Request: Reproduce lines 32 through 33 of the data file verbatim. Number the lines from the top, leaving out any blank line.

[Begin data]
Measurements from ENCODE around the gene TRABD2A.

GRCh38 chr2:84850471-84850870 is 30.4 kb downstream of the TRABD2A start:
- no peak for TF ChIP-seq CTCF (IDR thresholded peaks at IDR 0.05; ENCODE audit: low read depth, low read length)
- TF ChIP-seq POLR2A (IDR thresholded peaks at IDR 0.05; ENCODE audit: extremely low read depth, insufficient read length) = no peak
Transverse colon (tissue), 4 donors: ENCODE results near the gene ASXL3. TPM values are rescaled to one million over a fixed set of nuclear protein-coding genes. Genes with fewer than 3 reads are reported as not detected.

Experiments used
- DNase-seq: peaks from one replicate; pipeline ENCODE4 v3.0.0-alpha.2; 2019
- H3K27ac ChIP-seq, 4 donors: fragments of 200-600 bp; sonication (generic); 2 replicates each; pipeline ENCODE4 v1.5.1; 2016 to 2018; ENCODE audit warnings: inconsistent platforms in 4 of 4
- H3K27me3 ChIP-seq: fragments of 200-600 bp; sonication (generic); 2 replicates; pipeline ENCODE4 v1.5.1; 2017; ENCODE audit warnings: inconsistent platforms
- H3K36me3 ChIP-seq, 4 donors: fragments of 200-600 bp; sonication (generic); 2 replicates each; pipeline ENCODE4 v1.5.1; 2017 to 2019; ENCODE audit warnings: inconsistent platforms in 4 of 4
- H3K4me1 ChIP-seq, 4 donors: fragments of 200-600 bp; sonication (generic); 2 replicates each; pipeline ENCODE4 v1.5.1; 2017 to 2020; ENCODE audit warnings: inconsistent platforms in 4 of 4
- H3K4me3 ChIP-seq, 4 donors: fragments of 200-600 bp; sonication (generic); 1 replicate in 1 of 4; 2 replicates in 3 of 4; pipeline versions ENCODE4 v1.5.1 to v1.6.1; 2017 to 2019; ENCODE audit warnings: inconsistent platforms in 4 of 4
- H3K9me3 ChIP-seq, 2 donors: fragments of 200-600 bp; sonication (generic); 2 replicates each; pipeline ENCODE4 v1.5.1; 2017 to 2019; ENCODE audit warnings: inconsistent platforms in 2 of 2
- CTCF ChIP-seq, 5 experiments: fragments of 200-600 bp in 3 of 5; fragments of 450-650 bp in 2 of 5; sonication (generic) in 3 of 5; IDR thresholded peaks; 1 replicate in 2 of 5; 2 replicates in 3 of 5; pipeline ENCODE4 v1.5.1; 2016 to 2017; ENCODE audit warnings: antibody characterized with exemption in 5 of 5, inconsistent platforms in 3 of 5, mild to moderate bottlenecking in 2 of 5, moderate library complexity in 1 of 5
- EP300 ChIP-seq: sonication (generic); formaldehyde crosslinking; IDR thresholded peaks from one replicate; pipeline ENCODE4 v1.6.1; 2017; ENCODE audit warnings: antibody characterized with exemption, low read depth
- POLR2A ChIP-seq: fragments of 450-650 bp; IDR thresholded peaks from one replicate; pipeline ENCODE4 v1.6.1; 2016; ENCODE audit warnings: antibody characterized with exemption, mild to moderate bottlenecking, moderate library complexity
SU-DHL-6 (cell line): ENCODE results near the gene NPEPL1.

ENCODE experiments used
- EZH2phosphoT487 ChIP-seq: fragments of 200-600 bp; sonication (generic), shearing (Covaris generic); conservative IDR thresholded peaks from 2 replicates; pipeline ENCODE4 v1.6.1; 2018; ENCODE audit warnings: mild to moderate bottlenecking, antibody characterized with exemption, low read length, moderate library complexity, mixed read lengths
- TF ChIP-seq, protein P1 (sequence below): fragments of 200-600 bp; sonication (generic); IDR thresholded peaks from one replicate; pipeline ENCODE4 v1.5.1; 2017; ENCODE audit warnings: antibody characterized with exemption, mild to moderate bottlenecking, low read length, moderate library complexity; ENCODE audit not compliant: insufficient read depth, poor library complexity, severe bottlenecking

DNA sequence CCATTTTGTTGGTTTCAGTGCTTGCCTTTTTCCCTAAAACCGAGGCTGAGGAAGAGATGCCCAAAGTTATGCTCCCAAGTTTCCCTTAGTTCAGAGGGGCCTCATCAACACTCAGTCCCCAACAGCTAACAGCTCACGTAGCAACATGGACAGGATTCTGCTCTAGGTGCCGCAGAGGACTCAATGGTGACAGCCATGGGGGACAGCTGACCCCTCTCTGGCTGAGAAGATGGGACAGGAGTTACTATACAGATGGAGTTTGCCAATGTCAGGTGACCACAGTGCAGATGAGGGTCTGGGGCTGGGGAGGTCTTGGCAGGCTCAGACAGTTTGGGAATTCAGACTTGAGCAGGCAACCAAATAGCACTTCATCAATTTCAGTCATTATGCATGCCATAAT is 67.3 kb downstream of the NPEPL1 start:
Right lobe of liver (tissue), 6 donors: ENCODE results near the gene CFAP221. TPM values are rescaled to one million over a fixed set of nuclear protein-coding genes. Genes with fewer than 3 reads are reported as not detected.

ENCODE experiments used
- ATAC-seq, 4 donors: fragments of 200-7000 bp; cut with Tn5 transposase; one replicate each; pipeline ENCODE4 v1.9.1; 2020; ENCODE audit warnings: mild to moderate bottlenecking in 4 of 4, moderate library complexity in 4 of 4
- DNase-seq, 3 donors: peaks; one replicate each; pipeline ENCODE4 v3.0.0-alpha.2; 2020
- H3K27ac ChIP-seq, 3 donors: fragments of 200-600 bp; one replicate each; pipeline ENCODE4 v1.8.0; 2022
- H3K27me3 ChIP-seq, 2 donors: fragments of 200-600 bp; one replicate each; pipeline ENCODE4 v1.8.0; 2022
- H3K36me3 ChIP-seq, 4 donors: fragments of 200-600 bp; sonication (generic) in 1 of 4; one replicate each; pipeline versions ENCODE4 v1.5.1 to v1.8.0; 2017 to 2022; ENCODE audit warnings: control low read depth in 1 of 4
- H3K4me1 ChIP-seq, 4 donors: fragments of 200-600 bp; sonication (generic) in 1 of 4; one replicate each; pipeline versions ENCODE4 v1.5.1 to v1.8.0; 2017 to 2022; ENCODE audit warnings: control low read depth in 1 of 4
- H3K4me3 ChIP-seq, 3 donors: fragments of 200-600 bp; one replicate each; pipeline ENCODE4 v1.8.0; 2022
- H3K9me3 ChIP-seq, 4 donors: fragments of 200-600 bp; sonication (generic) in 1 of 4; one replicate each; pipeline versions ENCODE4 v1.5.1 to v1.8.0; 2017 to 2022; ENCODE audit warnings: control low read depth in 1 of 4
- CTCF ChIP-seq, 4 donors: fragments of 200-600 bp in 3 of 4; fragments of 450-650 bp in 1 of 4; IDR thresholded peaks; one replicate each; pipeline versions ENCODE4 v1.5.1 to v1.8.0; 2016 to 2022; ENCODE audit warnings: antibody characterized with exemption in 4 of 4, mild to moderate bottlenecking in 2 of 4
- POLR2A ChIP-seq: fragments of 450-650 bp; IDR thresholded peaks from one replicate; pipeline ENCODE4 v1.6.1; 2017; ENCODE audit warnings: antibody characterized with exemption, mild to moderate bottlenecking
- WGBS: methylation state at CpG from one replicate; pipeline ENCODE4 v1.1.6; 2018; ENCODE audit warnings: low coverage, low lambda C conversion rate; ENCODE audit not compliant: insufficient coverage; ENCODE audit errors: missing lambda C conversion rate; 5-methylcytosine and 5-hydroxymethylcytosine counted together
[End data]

- CTCF ChIP-seq, 4 donors: fragments of 200-600 bp in 3 of 4; fragments of 450-650 bp in 1 of 4; IDR thresholded peaks; one replicate each; pipeline versions ENCODE4 v1.5.1 to v1.8.0; 2016 to 2022; ENCODE audit warnings: antibody characterized with exemption in 4 of 4, mild to moderate bottlenecking in 2 of 4
- POLR2A ChIP-seq: fragments of 450-650 bp; IDR thresholded peaks from one replicate; pipeline ENCODE4 v1.6.1; 2017; ENCODE audit warnings: antibody characterized with exemption, mild to moderate bottlenecking